Key City Panel OKs 6 of Mayor’s 7 Picks to Serve on Chicago Police Oversight Board

(WTTW News)(WTTW News)

A key city panel advanced six of the seven nominations made by Mayor Brandon Johnson to serve on a permanent commission that will oversee the Chicago Police Department as part of a new era for the beleaguered law enforcement agency.

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The City Council’s Police and Fire Committee unanimously advanced the nominations of Anthony Driver Jr., Remel Terry, Aaron Gottlieb, Abierre Minor, Kelly Presley and Sandra Wortham to serve four-year terms on the Community Commission for Public Safety and Accountability.

Driver, a South Side resident, serves as president of the interim commission, which is designed to give Chicagoans real control of the police department as part of an effort to build trust in officers and police brass and put an end to repeated allegations of misconduct.

Terry, a West Side resident, serves as vice president on the interim commission. Driver and Terry helped conduct a nationwide search for a replacement for former Chicago Police Supt. David Brown, selecting Chicago Police Supt. Larry Snelling as one of three finalists. After his appointment by Johnson, Snelling was unanimously confirmed by the Chicago City Council.

A final vote by the City Council on those six appointments is set for May 22 after Ald. Chris Taliaferro (29th Ward) agreed to expedite the confirmation hearings for the mayor’s picks, unveiled April 30, three weeks after the deadline.

However, Taliaferro exercised his power as the chair of the committee, without objections from the panel’s members, and declined to hold a vote on the nomination of Angel Rubi Navarijo to serve on the commission.

It is rare for the City Council to fail to confirm a mayoral appointment; it is nearly unprecedented for one of the mayor’s hand-picked committee chairs to lead the opposition.

Navarijo is a North Side resident who serves as director of constituent services for Ald. Leni Manaa-Hoppenworth (48th Ward). Navarijo, who graduated from Loyola University in 2023, was picked to serve as one of two commissioners who must be between the ages of 18 and 24.

Navarijo also served as a member of the interim commission’s non-citizen advisory council, and his LinkedIn page identifies him as a DREAMer, someone who came to the U.S. with their parents but without permission. DREAMers are permitted to live and work in the U.S., but are not citizens.

Taliaferro did not question Navarijo about the issues he would have confronted as a member of the commission known as the CCPSA, but appeared angry that Navarijo did not specifically say in his opening statement that he worked for Manaa-Hoppenworth. In his remarks he did say that he had worked for several alderpeople.

In addition to Manaa-Hoppenworth, Navarijo worked for Ald. Andre Vasquez (40th Ward) and U.S. Rep. Jesus “Chuy” Garcia, D-Chicago.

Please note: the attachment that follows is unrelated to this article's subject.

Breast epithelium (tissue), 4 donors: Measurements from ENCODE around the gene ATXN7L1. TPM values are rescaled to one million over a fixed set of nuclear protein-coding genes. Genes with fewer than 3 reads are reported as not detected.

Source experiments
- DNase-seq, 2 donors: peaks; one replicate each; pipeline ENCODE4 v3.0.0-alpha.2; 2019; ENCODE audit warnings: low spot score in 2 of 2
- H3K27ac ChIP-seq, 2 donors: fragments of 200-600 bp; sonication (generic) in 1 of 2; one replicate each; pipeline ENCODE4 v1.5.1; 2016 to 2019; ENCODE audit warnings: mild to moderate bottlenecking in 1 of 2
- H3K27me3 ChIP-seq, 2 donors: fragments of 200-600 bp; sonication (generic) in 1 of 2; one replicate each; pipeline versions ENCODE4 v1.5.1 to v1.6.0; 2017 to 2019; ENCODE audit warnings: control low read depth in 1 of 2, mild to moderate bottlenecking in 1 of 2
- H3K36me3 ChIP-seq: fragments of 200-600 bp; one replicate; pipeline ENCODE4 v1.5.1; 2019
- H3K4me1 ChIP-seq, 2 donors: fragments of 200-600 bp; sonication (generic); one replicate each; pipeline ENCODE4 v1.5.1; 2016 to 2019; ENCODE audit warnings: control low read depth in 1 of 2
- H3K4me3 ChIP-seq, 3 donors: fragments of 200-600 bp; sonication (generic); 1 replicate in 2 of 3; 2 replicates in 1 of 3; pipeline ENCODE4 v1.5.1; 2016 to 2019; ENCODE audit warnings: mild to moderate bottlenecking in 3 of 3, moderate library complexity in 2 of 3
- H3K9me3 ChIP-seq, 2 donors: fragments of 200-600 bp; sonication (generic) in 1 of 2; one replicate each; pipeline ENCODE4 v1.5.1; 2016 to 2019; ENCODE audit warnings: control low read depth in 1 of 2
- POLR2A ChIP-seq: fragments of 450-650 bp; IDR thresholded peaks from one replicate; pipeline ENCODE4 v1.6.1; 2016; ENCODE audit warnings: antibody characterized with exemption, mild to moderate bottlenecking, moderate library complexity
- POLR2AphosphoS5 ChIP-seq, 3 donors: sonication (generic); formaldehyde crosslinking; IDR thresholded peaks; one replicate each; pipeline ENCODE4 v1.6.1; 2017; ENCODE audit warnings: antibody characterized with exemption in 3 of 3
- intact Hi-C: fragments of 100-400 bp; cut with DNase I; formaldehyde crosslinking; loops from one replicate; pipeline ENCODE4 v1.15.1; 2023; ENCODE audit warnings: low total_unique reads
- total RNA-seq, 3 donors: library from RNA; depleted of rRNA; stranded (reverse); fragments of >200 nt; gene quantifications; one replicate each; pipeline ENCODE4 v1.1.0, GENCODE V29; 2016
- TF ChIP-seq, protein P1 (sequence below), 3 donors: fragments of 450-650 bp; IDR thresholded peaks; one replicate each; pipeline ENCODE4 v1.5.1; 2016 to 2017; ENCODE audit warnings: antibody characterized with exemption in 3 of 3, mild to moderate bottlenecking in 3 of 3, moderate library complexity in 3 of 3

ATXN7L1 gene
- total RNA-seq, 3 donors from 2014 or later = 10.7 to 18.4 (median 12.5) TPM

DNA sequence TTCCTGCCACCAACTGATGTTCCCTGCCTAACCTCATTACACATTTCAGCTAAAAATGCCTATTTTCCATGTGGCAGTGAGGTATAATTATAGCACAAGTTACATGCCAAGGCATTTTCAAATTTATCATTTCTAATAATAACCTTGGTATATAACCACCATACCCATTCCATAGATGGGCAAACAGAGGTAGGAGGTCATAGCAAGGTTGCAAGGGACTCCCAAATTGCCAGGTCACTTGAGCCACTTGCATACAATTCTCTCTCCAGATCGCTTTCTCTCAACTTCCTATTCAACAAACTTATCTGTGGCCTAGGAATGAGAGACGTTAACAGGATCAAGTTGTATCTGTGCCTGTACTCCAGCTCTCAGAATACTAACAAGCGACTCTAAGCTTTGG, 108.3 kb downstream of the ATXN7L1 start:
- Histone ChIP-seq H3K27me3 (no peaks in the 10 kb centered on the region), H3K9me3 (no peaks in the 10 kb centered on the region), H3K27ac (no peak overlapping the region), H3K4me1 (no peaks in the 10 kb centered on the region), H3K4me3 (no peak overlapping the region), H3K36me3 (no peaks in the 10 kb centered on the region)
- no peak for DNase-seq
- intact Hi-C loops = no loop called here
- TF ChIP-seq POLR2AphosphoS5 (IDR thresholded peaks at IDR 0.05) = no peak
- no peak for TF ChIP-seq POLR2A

The public statement from the mayor’s office announcing Navarijo’s selection identified him as an employee in Manaa-Hoppenworth’s office.

Manaa-Hoppenworth, elected in 2023, did not speak during the hearing. Typically, alderpeople treat the staff members who work for their colleagues with a high degree of deference, and it was not clear why Navarijo did not receive that consideration.

Ald. Samantha Nugent, who represents the 39th Ward, where many Chicago police officers lived, also objected to Navarijo’s selection by the mayor, noting that he could be asked to vote against a policy position taken by Manaa-Hoppenworth or to implement a policy as a City Council staffer he opposed as a CCPSA commissioner.

The ordinance creating the CCPSA did not prohibit commissioners from working for the City Council, although it laid out a series of detailed requirements to ensure adequate and equitable representation.

All seven commissioners must have lived in Chicago for at least five years, and the CCPSA must be made up of at least two North Side residents, two South Side residents and two West Side residents, according to the rules.

In addition, at least two commissioners must be attorneys with expertise in civil rights, civil liberties or criminal defense or prosecution. Another commissioner must have experience in community organizing. Two other commissioners must be between the ages of 18 and 24, according to the rules.

However, commissioners cannot have worked for CPD, COPA or the Police Board in the past five years, according to the rules.

Giving a board of Chicagoans a real say in how the department operates is the final change demanded by advocates to be put in place in the wake of the 2014 police murder of 16-year-old Laquan McDonald.

The commission has the final say on policy for the Chicago Police Department, but the mayor can veto the commission’s decisions. In turn, the mayor’s action could be overridden by a two-thirds vote by the City Council.

The commission will have the power to hire the head of the Civilian Office of Police Accountability, known as COPA, which is the agency charged with probing police misconduct. In addition to conducting the search for a new police superintendent, when necessary, the commission is also charged with filling empty spots on the Chicago Police Board, which disciplines officers.

The commission will also have the power to pass a resolution of no confidence in the superintendent and any member of the Chicago Police Board with a two-thirds vote. That could trigger City Council action.

The president of the commission will be selected by a vote of the commissioners and be paid $15,000 annually. Commissioners will earn $12,000, according to city law.

Contact Heather Cherone: @HeatherCherone | (773) 569-1863 | [email protected]


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